Staying power

New Smithsonian memorabilia and a new movie are a one-two punch for Stallone and his iconic Rocky Balboa

December 06, 2006|By Joe Burris | Joe Burris,sun reporter

Washington — Washington-- --After 30 years, millions of dollars and countless minutes of fame, Rocky Balboa still calls out to Adrian as if he's a nobody who never left the old neighborhood.

"Yo, Adrian! How ya doin'?" bellowed Sylvester Stallone, imitating the iconic movie character that long ago helped vault his Rocky films into American lore.

As the actor/writer/director yesterday donated items from his first five Rocky films to the Smithsonian National Museum of American History, he reflected upon the scrappy, pugnacious, unheralded boxer, who time and again triumphed over great odds and adversity.

After a dormant decade-plus, since Rocky V in 1990, it's been a busy time recently for Stallone's Balboa. A new collector's edition DVD of the original Rocky hit stores this week, and the actor is gearing up for the release in two weeks of Rocky Balboa, the sixth installment of the series.

The concept of a boxer in his 60s trying to recapture the glory of the original - in real life and in celluloid - seems more punch line than knockout punch. But it's undeniable that the Rocky franchise has had legs few would have expected when Stallone made the original movie in less than a month; he had $100 in his bank account when he first pitched it. On Monday night, he was in Philadelphia at the Eagles-Carolina Panthers football game. As he walked into Lincoln Financial Field, 60,000 people cheered, "Rocky! Rocky! Rocky!"

Stallone says Rocky, the rare movie character immortalized in statue, has become larger than life and has given the world a lasting image of the underdog.

"Rocky is part of everybody. I don't claim ownership anymore," Stallone said yesterday. "The reason the story worked is because all of us have a need to feel fulfillment in their life. And that battle never ends. That's why I put it in the body of a boxer."

Visiting the Smithsonian yesterday was a bit of a homecoming. Stallone said he lived in Silver Spring as a youngster and his family moved to Potomac "when it was still a one-horse town with all hills."

The sixth - and Stallone says final - installment, Rocky Balboa, will be released Dec. 20, the day before Stallone's donated items will be featured in the Treasures of American History exhibit, which is on view at the National Air and Space Museum while the National Museum of American History undergoes renovations. The exhibit includes the boxing robe Stallone wore to Rocky's stirring fight against Apollo Creed in the 1976 film, which won the Academy Award for best picture over All the President's Men and Network. The exhibit also includes Rocky's signature hat from the first film, his boxing gloves from Rocky II and boxing shorts and shoes from Rocky III.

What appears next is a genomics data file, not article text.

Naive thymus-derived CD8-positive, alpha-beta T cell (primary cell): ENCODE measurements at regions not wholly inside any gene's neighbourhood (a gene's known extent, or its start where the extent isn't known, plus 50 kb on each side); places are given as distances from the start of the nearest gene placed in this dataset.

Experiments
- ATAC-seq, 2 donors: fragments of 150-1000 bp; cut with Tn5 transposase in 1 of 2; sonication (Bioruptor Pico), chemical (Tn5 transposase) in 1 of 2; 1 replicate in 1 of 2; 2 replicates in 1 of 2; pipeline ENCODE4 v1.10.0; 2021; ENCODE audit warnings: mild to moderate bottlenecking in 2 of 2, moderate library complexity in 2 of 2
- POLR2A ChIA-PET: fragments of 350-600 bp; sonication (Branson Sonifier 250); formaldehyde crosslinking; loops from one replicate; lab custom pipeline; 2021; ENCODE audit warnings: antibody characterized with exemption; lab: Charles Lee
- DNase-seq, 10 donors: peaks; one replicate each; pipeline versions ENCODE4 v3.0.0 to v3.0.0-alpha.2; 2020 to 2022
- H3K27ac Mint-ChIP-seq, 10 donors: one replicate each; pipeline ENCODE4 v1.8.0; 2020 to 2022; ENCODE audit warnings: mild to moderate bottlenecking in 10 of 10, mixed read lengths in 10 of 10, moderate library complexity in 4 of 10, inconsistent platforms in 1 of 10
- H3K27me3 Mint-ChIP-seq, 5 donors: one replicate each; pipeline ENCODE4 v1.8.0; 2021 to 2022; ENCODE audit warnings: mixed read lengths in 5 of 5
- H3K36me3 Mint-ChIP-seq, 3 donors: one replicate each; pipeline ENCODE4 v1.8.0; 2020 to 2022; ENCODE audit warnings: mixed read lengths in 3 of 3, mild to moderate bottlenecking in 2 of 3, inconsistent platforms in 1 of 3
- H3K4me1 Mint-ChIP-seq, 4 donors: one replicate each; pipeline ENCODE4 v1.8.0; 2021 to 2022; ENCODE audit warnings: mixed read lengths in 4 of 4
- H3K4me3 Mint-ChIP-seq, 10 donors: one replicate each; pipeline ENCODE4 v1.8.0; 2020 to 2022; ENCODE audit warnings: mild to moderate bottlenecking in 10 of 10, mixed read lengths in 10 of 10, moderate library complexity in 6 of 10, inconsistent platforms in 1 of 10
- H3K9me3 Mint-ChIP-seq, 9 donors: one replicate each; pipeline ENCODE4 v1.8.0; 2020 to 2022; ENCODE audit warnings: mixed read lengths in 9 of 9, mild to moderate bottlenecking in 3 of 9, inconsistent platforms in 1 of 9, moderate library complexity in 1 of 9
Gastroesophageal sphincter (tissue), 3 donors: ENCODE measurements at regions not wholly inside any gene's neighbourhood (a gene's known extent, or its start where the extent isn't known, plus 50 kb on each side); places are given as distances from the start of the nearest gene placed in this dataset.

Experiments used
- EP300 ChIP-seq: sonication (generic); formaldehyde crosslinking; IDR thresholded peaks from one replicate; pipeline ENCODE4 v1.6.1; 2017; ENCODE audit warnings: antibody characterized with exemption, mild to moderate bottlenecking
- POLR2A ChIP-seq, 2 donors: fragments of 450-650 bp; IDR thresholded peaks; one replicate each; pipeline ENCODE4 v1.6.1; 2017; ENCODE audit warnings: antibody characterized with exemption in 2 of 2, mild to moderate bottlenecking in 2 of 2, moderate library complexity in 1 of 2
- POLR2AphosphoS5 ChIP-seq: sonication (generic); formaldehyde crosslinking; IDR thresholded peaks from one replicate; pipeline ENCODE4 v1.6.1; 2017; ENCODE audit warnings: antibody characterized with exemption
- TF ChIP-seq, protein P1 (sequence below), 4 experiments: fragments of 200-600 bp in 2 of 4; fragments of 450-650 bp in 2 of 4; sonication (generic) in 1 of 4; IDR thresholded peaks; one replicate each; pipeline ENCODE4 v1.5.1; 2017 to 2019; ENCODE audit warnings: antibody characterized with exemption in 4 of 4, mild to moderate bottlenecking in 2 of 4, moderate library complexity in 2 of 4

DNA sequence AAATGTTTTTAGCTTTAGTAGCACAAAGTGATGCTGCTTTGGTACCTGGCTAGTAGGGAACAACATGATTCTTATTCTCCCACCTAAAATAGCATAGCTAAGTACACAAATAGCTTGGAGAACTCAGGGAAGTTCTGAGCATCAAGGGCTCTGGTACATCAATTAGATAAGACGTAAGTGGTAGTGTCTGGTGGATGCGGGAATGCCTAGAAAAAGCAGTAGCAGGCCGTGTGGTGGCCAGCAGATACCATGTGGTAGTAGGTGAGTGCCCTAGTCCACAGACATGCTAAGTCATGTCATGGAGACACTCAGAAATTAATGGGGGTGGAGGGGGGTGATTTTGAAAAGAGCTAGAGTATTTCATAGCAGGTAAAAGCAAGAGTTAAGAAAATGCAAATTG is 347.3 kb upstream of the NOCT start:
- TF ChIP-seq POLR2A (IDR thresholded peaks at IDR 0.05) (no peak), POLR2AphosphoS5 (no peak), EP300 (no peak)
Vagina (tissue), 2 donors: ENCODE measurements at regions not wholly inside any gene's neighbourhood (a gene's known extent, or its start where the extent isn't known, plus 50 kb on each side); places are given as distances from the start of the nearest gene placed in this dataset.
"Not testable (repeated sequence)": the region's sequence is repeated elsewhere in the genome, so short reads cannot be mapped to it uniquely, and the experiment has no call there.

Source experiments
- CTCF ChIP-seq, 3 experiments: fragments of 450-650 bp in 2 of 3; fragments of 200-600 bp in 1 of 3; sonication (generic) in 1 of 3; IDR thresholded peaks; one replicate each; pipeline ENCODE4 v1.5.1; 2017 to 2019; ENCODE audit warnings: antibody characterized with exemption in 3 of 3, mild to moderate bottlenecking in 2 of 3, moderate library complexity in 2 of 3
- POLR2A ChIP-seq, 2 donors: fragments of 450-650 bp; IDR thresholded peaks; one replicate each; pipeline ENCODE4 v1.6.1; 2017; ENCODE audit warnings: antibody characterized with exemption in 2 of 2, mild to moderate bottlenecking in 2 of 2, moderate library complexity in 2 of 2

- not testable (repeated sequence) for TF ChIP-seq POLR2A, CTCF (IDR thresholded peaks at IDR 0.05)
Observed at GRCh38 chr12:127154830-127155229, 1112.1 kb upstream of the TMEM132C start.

Stallone acknowledges that his cinematic career much resembles the character he created. He was a journeyman actor when he took his handwritten screenplay to Hollywood and insisted he play the starring role. The film ultimately included one of the most memorable scenes in cinema history - the title character's dash up the steps of the Philadelphia Museum of Art to Bill Conti's tune "Gonna Fly Now."

"I've been here for 20 some years, and I see people run those steps every day. Everyone in Philly sees it. It's like seeing waves on the ocean," author Michael Vitez said in a telephone interview. A Pulitzer-winning reporter for the Philadelphia Inquirer, Vitez spent a year watching people from all over the world relive the famous scene, then recounted some of their stories in a recent book, Rocky Stories: Tales of Love, Hope, and Happiness at America's Most Famous Steps.

Vitez and photographer Tom Gralish chronicled visitors from as far away as South Africa, Australia and Bulgaria re-enacting the beloved scene. Among the most memorable, Vitez said, was a young man from France, with a Muslim father and Catholic mother, who said he felt ostracized by his family.

"He was poor, his parents split up and he had no father figure growing up," Vitez said. "Then he saw the film ... and identified with Rocky.

"He said that kept him on the straight and narrow, and when he grew up and had the chance to come to America, he had to make a pilgrimage to Philadelphia and run those steps," Vitez said. "What I've discovered is that running up those steps, the Rocky steps, brings the message of the movie to life. It says that with faith and hard work and a little luck, you can make dreams come true. They're celebrating they're own lives and accomplishments."

Stallone said that after repeatedly hearing Rocky lingo used by children at schools and politicians in speeches, he realized that he had created a character much like Mario Puzo's Don Corleone or George Lucas' Darth Vader.

"It's got a life of its own," he said.

It's also given Stallone a life he scarcely imagined when he made the film with a $1 million budget. The first film grossed $117 million. Two of the four subsequent films, though predictable in story line and ending, grossed more.

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